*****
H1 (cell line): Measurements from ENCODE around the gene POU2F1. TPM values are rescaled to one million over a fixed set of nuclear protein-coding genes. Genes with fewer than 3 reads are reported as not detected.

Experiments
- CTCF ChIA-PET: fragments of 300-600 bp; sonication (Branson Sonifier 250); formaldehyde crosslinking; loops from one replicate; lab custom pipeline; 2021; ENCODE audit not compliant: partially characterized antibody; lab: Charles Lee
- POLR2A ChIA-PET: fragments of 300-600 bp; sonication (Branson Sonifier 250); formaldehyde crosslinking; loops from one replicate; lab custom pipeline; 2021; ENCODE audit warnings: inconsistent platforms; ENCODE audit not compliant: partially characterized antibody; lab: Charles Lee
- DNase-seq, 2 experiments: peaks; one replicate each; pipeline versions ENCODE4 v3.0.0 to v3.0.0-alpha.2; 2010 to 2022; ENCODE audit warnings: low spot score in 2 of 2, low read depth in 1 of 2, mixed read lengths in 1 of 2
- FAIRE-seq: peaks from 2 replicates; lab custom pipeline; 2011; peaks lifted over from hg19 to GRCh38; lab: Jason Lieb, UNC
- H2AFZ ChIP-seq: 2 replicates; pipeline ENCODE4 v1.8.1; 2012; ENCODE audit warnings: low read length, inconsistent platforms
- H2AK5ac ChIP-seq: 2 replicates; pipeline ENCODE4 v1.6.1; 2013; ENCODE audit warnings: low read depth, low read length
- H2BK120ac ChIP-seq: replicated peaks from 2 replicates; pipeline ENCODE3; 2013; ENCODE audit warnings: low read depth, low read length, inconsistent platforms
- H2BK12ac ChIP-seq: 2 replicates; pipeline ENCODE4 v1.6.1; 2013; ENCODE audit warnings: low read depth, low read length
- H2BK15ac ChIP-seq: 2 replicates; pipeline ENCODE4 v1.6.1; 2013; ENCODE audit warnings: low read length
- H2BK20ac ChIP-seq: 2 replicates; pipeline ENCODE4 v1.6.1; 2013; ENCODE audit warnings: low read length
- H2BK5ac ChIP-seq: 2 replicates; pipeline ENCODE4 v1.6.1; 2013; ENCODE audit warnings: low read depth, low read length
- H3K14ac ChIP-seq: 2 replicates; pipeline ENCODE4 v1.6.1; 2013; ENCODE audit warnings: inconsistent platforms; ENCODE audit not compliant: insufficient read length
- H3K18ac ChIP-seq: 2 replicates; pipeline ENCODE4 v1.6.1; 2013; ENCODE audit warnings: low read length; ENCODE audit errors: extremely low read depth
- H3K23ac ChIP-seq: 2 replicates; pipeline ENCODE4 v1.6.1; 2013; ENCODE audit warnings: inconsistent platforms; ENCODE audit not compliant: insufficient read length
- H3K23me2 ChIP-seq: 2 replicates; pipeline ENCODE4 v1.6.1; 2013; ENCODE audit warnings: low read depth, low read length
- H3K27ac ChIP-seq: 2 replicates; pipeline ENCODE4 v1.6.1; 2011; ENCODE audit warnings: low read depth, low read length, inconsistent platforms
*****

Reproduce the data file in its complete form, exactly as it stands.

H1 (cell line): Measurements from ENCODE around the gene POU2F1. TPM values are rescaled to one million over a fixed set of nuclear protein-coding genes. Genes with fewer than 3 reads are reported as not detected.

Experiments
- CTCF ChIA-PET: fragments of 300-600 bp; sonication (Branson Sonifier 250); formaldehyde crosslinking; loops from one replicate; lab custom pipeline; 2021; ENCODE audit not compliant: partially characterized antibody; lab: Charles Lee
- POLR2A ChIA-PET: fragments of 300-600 bp; sonication (Branson Sonifier 250); formaldehyde crosslinking; loops from one replicate; lab custom pipeline; 2021; ENCODE audit warnings: inconsistent platforms; ENCODE audit not compliant: partially characterized antibody; lab: Charles Lee
- DNase-seq, 2 experiments: peaks; one replicate each; pipeline versions ENCODE4 v3.0.0 to v3.0.0-alpha.2; 2010 to 2022; ENCODE audit warnings: low spot score in 2 of 2, low read depth in 1 of 2, mixed read lengths in 1 of 2
- FAIRE-seq: peaks from 2 replicates; lab custom pipeline; 2011; peaks lifted over from hg19 to GRCh38; lab: Jason Lieb, UNC
- H2AFZ ChIP-seq: 2 replicates; pipeline ENCODE4 v1.8.1; 2012; ENCODE audit warnings: low read length, inconsistent platforms
- H2AK5ac ChIP-seq: 2 replicates; pipeline ENCODE4 v1.6.1; 2013; ENCODE audit warnings: low read depth, low read length
- H2BK120ac ChIP-seq: replicated peaks from 2 replicates; pipeline ENCODE3; 2013; ENCODE audit warnings: low read depth, low read length, inconsistent platforms
- H2BK12ac ChIP-seq: 2 replicates; pipeline ENCODE4 v1.6.1; 2013; ENCODE audit warnings: low read depth, low read length
- H2BK15ac ChIP-seq: 2 replicates; pipeline ENCODE4 v1.6.1; 2013; ENCODE audit warnings: low read length
- H2BK20ac ChIP-seq: 2 replicates; pipeline ENCODE4 v1.6.1; 2013; ENCODE audit warnings: low read length
- H2BK5ac ChIP-seq: 2 replicates; pipeline ENCODE4 v1.6.1; 2013; ENCODE audit warnings: low read depth, low read length
- H3K14ac ChIP-seq: 2 replicates; pipeline ENCODE4 v1.6.1; 2013; ENCODE audit warnings: inconsistent platforms; ENCODE audit not compliant: insufficient read length
- H3K18ac ChIP-seq: 2 replicates; pipeline ENCODE4 v1.6.1; 2013; ENCODE audit warnings: low read length; ENCODE audit errors: extremely low read depth
- H3K23ac ChIP-seq: 2 replicates; pipeline ENCODE4 v1.6.1; 2013; ENCODE audit warnings: inconsistent platforms; ENCODE audit not compliant: insufficient read length
- H3K23me2 ChIP-seq: 2 replicates; pipeline ENCODE4 v1.6.1; 2013; ENCODE audit warnings: low read depth, low read length
- H3K27ac ChIP-seq: 2 replicates; pipeline ENCODE4 v1.6.1; 2011; ENCODE audit warnings: low read depth, low read length, inconsistent platforms